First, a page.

Employing a stakeholder approach to strategy encourages leaders to elevate their thought processes to the organization level.
Strategy is living and dynamic. It must be regularly re-evaluated and updated to reflect the changing dimensions of the world around us all.
Go forth and create better strategy.
This post was also published on GovLoop.
I have struggled with whether I should pen this article for a few weeks now. Fortunately, I concluded that the benefit of putting this topic in front of the public far outweighs the negatives. Building inclusive and diverse teams is not just about increased profitability and better efficiencies. It is simply the right thing to do. It is the decent thing to do. It is the human thing to do. It is the humane thing to do. It is worth it in the long run.
As a leader, of African descent that is working in the United States, I am exhausted by 10am most days. Building mental models for employees, bosses, peer managers, and random people who I have interacted with that day is exhausting. Constantly analyzing and over-analyzing every interaction, business and otherwise, consumes energy that could be better used to successfully drive towards business and or personal goals.
Imagine what the minority members of your team have to go through each and every minute of every day.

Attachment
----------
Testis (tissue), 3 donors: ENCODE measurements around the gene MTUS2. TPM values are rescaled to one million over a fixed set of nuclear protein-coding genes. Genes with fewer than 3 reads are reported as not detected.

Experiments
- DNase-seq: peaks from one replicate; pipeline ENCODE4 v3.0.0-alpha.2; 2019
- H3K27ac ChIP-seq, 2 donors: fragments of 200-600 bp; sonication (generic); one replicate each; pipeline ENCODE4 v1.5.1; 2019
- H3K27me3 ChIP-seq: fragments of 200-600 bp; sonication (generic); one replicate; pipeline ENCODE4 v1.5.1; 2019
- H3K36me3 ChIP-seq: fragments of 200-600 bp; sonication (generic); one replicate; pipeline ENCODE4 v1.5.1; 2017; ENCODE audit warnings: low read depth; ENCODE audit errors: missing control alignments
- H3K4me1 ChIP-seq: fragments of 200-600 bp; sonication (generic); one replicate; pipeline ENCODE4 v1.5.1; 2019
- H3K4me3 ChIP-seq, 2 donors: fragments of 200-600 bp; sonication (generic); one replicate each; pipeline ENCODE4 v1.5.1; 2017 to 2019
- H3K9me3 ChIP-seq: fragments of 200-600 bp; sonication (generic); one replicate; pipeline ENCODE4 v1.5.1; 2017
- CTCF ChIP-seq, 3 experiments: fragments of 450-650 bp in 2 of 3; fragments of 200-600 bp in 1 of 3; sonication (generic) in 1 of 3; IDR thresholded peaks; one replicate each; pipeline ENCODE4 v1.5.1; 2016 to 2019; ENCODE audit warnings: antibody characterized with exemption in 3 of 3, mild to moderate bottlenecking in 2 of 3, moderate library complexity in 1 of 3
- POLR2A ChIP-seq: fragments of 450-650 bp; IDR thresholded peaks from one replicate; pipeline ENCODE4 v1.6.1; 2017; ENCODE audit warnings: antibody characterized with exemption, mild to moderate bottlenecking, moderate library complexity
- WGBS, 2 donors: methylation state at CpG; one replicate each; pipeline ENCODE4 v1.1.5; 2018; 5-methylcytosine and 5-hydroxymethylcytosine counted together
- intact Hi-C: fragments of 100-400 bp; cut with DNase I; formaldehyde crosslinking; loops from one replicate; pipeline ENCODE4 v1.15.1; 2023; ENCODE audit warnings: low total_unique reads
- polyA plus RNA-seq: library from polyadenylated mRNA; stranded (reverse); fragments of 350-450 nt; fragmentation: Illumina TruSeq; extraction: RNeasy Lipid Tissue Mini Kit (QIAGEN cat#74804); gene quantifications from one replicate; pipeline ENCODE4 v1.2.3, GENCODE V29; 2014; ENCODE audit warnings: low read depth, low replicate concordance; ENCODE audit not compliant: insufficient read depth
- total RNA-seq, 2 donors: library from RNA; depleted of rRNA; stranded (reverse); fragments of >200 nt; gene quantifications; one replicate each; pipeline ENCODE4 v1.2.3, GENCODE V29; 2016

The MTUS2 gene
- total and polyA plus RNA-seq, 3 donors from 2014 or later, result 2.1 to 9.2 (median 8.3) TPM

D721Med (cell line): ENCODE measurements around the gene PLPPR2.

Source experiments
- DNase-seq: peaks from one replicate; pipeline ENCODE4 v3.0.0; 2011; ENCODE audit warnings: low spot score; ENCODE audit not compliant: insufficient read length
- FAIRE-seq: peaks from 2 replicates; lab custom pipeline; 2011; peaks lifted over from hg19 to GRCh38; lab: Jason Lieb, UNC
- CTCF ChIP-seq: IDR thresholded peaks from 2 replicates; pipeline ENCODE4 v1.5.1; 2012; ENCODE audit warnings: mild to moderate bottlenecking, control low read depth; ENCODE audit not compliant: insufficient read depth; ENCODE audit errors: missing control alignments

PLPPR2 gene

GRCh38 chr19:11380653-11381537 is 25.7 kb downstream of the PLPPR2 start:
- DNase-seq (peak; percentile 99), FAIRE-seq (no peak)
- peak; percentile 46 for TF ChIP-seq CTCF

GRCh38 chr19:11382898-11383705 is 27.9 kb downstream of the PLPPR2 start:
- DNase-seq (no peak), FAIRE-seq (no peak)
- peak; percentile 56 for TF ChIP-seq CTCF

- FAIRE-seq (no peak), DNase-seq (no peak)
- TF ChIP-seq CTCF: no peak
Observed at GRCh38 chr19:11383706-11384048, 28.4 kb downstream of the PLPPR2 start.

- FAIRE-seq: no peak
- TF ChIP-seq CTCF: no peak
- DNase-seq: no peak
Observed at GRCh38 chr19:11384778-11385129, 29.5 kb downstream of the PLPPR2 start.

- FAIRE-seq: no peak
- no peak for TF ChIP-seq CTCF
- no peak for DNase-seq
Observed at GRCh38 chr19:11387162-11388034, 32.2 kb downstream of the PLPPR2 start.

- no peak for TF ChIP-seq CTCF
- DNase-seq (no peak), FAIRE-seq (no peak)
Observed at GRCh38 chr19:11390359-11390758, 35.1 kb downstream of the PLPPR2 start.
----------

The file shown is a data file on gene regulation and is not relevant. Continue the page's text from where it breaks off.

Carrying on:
It is my strong belief that it is my duty to ensure that my team is inclusive and diverse. My peers and bosses have the same responsibility. Here is how we get there.
INCREASE YOUR UNDERSTANDING OF THE PROBLEM
The problem is you. The problem is the system you are in. The problem is the set of (flawed) beliefs that you have, consciously and subconsciously, accepted.
The legislature, the market, and governance structure are steeped in racism. Let that sink in. Don’t resist it. Be comfortable in your discomfort. Brush up on your history and verify the truth for yourself. Recognize the privilege and advantages that you are receiving from this rigged system.
Now appreciate that the system benefits some and oppresses everyone else.
As someone who benefits from this system, it is your job to understand the problem, know the historical context, and shine a light on the inequity and inequality generated from this system.
Start with this blog to deepen your knowledge in the space.
CREATE AND NURTURE THE RIGHT CULTURE
It is your job to foster a culture of inclusion. This may include performing blind screenings in the resume review process (to minimize unconscious bias), banning “culture fit” as a reason for rejecting a candidate, starting or sponsoring affinity or employee resource groups for under-represented collectives, or uncovering your biases, and those of your team, by having everyone take the Implicit Assumption Test.